“One is that unlike Europe, America has always been a distinctively religious, church-going society, and the base of pro-Israel support has always been there, especially in the Bible Belt. The incredible irony here, and the dominant motif of this survey, is that Jews have always feared a more Christian society. But American Christianity has been benign, at least since World War II and Vatican II. In fact, the Christianity of America has worked to shore up support for Israel.
“The paradox,” Bayme continued, “is that as Jews have feared a heavily Christian society, they should be welcoming of a growing secularization in America. But that secularization — especially in Europe — has been closely intertwined with anti-Israel sentiment. How those ‘nones’ are going to express themselves on Israel is very much open to question.”
The second pillar of the special U.S.-Israel relationship, Bayme pointed out is “an assertive American-Jewish community.” Given the American Jews’ assimilation and growing secularization, he wonders whether pro-Israel support will fade. “The challenge,” he said, “is whether we still have an assertive Jewish community” that supports Israel. He pointed to the annual Celebrate Israel parade, which will take place later in the month. “The people who attend that parade come from religious circles,” not secular ones.
In terms of a growing Muslim community, Bayme said, “The increase from 0.4 to 0.9 is sizeable, but it means that there are still about twice as many Jews as Muslims in the country. Islam in America is not like Islam in France. We shouldn’t assume that all Muslims are opponents of Israel. Historically, we’ve not done bridge building with Muslims. Now, it’s much too important to neglect.”
Regarding the demographics of the Jewish community, the current survey found that 44 percent of Jews identify as Reform (43 percent in 2007), 22 percent as Conservative (31 percent in 2007), 14 percent as Orthodox (10 percent in 2007), and 5 percent as other Jewish denominations. Sixteen percent of all Jews now say they identify with no particular branch of Judaism. (Some 850 Jews were surveyed.)
Of all religious groups, Jews and Hindus are the most highly educated and the most well-to-do. Nearly 80 percent of Hindus and nearly 60 percent of Jews are college graduates (the U.S. average is 27 percent), and 44 percent of Jews and 36 percent of Hindus report that their income is more than $100,000 (the U.S. average is 19 percent).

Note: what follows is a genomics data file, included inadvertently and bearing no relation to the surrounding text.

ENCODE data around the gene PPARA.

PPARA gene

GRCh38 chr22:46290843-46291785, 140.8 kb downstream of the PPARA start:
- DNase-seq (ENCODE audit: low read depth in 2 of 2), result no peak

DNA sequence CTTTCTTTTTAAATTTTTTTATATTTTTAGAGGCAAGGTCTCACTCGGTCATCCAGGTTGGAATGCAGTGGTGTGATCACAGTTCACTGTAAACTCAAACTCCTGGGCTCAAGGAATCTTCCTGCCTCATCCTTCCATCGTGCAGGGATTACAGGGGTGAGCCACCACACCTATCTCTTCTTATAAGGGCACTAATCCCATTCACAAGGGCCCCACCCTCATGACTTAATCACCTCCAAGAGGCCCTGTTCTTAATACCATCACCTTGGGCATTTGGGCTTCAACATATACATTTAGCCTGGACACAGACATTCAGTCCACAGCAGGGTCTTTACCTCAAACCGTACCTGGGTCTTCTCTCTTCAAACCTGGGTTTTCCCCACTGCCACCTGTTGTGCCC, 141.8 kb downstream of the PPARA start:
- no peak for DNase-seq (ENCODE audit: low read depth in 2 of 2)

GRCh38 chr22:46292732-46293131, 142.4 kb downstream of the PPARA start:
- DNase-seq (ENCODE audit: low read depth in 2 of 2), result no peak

On intermarriage, the new Pew survey showed that 65 percent of Jewish marriages are made up of two Jewish spouses, while 35 percent have a spouse from a different religion. Jews and mainline Protestants have the oldest median age (50), and only 20 percent of all Jews fall into the 18-29 age cohort, compared with 33 percent of Muslims, 34 percent of agnostics and 37 percent of atheists. The Jewish community is also less white than it was in 2007. Today, 90 percent of Jews are white, down from 95 percent in 2007.
As for one of the survey’s central findings — the continued drift by young people away from affiliation with religious denominations, and the broad-based social change that has caused it — Pew’s Cooperman offered a recap of the leading explanations offered by sociologists. (In a much-publicized 2013 Pew study of the American Jewish community, 22 percent of Jews said they had no religion.) Many liberal-minded Americans, put off by the linkage of conservative religion and conservative politics have said, “If that’s what religion is today, I don’t want any part of it.” A second explanation suggests a correlation between delayed marriage (increased numbers of many Americans from many demographic groups are either getting married later in life, or not marrying at all) and decreases in church going.
Sociologist Robert Putnam’s now-famous metaphor for the breakdown in civic society — “bowling alone,” the title of his acclaimed 2000 book — is the basis for the third explanation: that American society is becoming more atomized and more distrusting of all institutions, not just religion; with that has come a loss of community. (The Internet has only deepened that trend.) And finally, the affluence/secularization argument suggests that as countries become wealthier and their citizens more educated, they also become less religious.
America is something of an outlier on the last point, Cooperman said, in that it is a wealthy but still very religious country. But in what must be an ominous note for Jewish leaders, he added that the U.S. “is finally falling in line with this pattern.”